Ankle sprains are the most common sports injury. Most ankle sprains occur on the outside part of the ankle and happen when your foot is pointed down and inward. One of the most important things is the correct diagnosis of the ankle sprain and its severity. Managing the injury is very important to prevent further injuries down the road. If left untreated, ankle sprains can lead to chronic instability and impairment.
Grading Scale for Ankle Sprains
- Grade I:
- Involves a stretch of the ligament with microscopic tearing, but no macroscopic tearing
- Little to no functional loss
- No difficulty weight-bearing
- Minimal to no swelling
- Localized tenderness to ATFL (ligament towards outside part of ankle)
- Requires 14 days to return to normal
- Grade II:
- Involves a stretch of the ligament with partial tearing
- Moderate functional loss
- Mild-to-moderate joint instability
- Usually have difficulty bearing weight
- Localized swelling
- More diffuse tenderness to lateral ankle
- Requires 2-6 weeks to return to normal
- Grade III:
- Involves complete rupture of the ligament
- Inability to bear weight – typically, cannot bear weight without experiencing severe pain
- Moderate-to-severe instability of the joint
- Significant swelling
- Should seek medical attention to rule out rupture
- Greater than 6 weeks to return to normal
Now that you have figured out how severe your ankle sprain is, what comes next? The very first step is listed below. No matter which category the sprain falls into, you need to start by managing the acute symptoms.
- Protect – use bandage or splint depending on severity
- Rest – avoid prolonged standing or walking
- Ice – to reduce inflammation and pain
- Compression – to help manage swelling
- Elevation – keep above heart level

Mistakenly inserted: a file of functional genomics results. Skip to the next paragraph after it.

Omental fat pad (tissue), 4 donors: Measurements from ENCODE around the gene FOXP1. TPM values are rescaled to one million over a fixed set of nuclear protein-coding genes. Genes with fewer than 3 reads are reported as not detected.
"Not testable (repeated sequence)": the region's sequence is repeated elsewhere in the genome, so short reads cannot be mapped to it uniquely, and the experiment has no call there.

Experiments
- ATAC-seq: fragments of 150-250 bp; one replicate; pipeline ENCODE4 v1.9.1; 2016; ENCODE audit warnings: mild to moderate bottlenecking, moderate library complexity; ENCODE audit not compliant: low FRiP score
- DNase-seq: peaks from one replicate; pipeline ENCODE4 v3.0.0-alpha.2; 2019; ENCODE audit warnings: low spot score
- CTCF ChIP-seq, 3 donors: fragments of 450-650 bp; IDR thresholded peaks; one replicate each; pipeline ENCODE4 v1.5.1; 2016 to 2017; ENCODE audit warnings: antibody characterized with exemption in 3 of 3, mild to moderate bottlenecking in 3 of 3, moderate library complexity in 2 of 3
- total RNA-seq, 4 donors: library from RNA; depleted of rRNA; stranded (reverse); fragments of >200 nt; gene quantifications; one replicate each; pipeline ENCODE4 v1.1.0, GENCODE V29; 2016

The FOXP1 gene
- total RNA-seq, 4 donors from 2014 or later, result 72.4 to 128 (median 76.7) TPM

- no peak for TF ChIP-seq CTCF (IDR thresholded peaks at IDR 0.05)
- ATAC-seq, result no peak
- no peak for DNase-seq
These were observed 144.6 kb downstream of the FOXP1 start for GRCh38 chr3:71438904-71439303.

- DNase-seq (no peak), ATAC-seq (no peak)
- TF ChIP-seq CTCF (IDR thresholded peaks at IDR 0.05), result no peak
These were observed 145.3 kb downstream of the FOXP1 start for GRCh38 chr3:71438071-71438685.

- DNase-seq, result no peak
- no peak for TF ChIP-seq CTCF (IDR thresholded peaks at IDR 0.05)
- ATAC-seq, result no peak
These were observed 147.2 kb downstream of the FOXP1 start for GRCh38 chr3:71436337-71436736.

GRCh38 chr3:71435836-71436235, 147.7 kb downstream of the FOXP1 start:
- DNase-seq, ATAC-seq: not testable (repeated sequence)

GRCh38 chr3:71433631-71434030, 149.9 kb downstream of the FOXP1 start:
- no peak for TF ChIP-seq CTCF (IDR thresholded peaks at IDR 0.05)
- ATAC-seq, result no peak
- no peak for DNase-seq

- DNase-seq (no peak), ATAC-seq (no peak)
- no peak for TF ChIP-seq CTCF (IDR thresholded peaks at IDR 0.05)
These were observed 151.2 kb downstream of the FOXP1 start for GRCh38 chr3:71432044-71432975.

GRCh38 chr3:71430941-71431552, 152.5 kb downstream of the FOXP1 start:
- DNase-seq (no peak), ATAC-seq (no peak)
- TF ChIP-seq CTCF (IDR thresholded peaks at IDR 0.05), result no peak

- Early Physical Therapy! – learn what to do and what not to do, use modalities to accelerate healing and reduce swelling/inflammation, strengthen muscles, regain normal mobility, and normalize walking mechanics. Your physical therapist will let you know when your ankle has returned to baseline. They can also guide you back into more dynamic activities appropriately so you don’t re-injure yourself.
If you do not fully rehab after an ankle injury, it can lead to recurrent ankle sprains or other injuries down the road. “Lateral ankle sprains are often considered a benign injury with no lasting consequences. However, at least one-third of individuals who sustain an lateral ankle sprain will experience residual symptoms (Shah).”
Common Risk Factors of Recurrent Ankle Sprains
- Healing of ligaments in lengthened position
- Weakness of previously injured ligaments
- Foot and ankle muscle weakness
- Distal tibiofibular or subtalar instability
- Genetic hypermobility
- Loss of proprioception
- Ankle impingement
When is Surgery Needed?
- Most ankle sprains can and will be treated nonoperatively and do not require surgery.
- If any ligament is completely torn and your ankle has become unstable, surgery will be required.
- If you have had multiple ankle sprains and your ligaments have been stretched out over time, it is possible your ankle has become unstable and may benefit from a stabilization surgery.
To dive further into ankle sprains, click on the link and go to our page dedicated to them!
Shah, S., Thomas, A. C., Noone, J. M., Blanchette, C. M., & Wikstrom, E. A. (2016). Incidence and Cost of Ankle Sprains in United States Emergency Departments. Sports health, 8(6), 547–552. https://doi.org/10.1177/1941738116659639